Microwaves and the Speed of Light

Written by Science Knowledge on 9:49 PM

New physics tricks for the most underestimated of kitchen appliances

You can find a microwave oven in nearly any American kitchen— indeed, it is the one truly modern cooking tool that is commonly at hand—yet these versatile gadgets are woefully underestimated. Few see any culinary action more sophisticated than reheating leftovers or popping popcorn. That is a shame because a microwave oven, when used properly, can cook certain kinds of food perfectly, every time. You can even use it to calculate a fundamental physical constant of the universe. Try that with a gas burner.

To get the most out of your microwave, it helps to understand that it cooks with light waves, much like a grill does, except that the light waves are almost five inches (12.2 centimeters) from peak to peak—a good bit longer in wavelength than the infrared rays that coals put out. The microwaves are tuned to a frequency (2.45 gigahertz, usually) to which molecules of water and, to a lesser extent, fat resonate.

The water and oil in the exterior inch or so of food soaks up the microwave energy and turns it into heat; the surrounding air, dishes and walls of the oven do not. The rays do not penetrate far, so trying to cook a whole roast in a microwave is a recipe for disaster. But a thin fish is another story. The cooks in our research kitchen found a fantastic way to make tilapia in the microwave. Sprinkle some sliced scallions and ginger, with a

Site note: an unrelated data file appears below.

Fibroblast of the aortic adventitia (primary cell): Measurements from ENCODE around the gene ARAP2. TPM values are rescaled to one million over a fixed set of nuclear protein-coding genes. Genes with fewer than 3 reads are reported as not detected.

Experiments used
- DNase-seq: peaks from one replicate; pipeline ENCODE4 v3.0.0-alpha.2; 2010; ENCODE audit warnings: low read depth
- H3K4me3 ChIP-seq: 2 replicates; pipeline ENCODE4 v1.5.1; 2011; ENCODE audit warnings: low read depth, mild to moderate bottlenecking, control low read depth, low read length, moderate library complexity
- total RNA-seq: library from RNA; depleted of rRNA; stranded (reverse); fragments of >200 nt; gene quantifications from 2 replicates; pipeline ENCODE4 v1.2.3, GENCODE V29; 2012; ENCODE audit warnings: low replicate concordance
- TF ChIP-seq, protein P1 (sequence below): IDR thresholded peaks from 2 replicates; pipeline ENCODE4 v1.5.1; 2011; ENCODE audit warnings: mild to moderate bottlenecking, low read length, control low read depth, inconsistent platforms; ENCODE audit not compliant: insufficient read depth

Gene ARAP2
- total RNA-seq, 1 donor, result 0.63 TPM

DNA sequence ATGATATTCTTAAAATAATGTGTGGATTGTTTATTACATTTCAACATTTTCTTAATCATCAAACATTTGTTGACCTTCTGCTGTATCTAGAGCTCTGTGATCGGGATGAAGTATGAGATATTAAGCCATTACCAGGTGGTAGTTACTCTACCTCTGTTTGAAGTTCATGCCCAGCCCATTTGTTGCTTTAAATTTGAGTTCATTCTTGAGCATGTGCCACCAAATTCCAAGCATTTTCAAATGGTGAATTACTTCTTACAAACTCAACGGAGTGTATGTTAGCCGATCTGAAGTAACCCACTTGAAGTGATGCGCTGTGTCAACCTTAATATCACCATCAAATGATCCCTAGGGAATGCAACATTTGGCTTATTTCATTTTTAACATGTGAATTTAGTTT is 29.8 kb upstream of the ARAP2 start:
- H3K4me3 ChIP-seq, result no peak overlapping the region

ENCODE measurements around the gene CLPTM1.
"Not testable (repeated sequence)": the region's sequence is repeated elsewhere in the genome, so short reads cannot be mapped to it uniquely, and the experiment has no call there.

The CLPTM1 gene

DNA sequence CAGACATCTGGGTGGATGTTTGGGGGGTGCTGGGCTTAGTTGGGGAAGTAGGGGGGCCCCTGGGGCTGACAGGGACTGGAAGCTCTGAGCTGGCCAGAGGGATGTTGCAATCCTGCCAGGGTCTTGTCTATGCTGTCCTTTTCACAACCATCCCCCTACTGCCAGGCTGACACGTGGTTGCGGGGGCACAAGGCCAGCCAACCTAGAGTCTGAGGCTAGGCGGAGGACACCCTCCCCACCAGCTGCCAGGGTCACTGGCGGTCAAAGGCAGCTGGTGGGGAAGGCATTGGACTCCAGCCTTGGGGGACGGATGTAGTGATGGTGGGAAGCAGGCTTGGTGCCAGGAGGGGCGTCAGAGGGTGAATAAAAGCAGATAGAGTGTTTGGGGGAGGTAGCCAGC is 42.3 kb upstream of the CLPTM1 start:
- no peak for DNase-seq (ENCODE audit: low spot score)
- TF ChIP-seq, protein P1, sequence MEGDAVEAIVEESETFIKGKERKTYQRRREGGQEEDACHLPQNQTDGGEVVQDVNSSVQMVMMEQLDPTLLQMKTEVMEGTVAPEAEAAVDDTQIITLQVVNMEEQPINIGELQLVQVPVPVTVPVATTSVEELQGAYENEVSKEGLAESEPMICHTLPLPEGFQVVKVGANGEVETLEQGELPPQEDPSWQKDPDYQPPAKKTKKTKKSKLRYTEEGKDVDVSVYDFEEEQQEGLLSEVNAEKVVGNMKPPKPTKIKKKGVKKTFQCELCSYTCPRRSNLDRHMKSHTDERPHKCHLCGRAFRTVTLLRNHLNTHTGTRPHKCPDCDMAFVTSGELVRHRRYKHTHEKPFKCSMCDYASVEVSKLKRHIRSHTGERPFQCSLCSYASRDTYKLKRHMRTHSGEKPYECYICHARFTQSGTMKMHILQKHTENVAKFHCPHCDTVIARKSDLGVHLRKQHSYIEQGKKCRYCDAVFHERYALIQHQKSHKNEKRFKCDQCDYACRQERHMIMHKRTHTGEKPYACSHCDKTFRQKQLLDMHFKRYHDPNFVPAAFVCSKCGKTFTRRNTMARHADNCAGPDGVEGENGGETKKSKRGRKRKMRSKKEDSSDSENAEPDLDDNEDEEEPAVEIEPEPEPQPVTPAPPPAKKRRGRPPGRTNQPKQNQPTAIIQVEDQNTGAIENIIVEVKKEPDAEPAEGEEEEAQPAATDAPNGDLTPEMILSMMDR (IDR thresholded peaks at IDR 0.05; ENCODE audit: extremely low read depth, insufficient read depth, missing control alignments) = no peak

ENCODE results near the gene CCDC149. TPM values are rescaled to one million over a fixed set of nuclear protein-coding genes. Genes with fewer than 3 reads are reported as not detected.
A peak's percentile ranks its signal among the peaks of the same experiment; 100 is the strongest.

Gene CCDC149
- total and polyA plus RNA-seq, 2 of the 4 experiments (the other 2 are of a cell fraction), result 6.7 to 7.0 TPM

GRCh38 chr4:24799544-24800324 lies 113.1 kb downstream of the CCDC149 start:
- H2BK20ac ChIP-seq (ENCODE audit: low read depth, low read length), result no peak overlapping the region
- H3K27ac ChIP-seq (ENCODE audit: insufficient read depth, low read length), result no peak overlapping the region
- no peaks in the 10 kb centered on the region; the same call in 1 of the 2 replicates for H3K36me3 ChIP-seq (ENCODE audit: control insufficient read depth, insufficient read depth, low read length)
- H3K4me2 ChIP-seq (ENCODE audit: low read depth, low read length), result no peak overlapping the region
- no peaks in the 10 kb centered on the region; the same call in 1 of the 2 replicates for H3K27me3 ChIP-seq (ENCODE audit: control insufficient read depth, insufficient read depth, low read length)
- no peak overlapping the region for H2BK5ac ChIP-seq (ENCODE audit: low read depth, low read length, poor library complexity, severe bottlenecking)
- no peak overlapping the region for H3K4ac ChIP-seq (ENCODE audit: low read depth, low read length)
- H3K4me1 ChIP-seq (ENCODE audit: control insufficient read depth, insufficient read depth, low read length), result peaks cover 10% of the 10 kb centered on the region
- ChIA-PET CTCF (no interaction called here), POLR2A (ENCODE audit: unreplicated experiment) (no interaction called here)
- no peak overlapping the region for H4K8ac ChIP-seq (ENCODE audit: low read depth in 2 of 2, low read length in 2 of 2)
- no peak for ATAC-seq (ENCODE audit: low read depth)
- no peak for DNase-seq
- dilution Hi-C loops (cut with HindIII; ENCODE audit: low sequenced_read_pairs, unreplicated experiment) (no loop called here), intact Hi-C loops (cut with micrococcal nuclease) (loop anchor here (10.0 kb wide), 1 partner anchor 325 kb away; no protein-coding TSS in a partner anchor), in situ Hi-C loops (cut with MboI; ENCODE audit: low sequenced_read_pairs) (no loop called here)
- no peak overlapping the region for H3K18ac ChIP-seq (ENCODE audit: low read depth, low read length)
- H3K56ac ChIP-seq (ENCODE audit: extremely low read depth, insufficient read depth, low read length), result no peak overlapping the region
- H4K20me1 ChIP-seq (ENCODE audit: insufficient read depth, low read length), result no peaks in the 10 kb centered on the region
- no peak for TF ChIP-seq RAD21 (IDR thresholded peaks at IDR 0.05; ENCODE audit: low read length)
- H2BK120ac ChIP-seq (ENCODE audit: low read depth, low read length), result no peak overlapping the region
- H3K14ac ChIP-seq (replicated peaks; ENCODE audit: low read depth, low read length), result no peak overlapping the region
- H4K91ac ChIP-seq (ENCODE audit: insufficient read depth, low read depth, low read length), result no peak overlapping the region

splash of rice wine, over a whole fish, cover it tightly with plastic wrap and microwave it for six minutes at a power of 600 watts. (Finish it off with a drizzle of hot peanut oil, soy sauce and sesame oil.)

The cooking at 600 W is what throws many chefs. To heat at a given wattage, check the power rating on the back of the oven (800 W is typical) and then multiply that figure by the power setting (which is given either as a percentage or in numbers from one to 10 representing 10 percent steps). A 1,000-W oven, for example, produces 600 W at a power setting of 60 percent (or “6”). To “fry” parsley brushed with oil, cook it at 600 W for about four minutes. To dry strips of marinated beef into jerky, cook at 400 W for five minutes, flipping the strips once a minute.

If you are up for slightly more math, you can perform a kitchen experiment that
Albert Einstein would have loved: prove that light really does zip along at almost 300 million meters per second. Cover a cardboard disk from a frozen pizza with slices of Velveeta and microwave it at low power until several melted spots appear. (You don’t want it rotating, so if your oven has a carousel, prop the cardboard
above it.) Measure the distance (in meters) between the centers of the spots. That distance is half the wavelength of the light, so if you double it and multiply by 2.45 billion (the frequency in cycles per second), the result is the velocity of the rays bouncing about in your oven.

Source of Information : Scientific American Magazine 

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In its broadest sense, science (from the Latin scientia, meaning "knowledge") refers to any systematic knowledge or practice. In its more usual restricted sense, science refers to a system of acquiring knowledge based on scientific method, as well as to the organized body of knowledge gained through such research.

Fields of science are commonly classified along two major lines: natural sciences, which study natural phenomena (including biological life), and social sciences, which study human behavior and societies. These groupings are empirical sciences, which means the knowledge must be based on observable phenomena and capable of being experimented for its validity by other researchers working under the same conditions.


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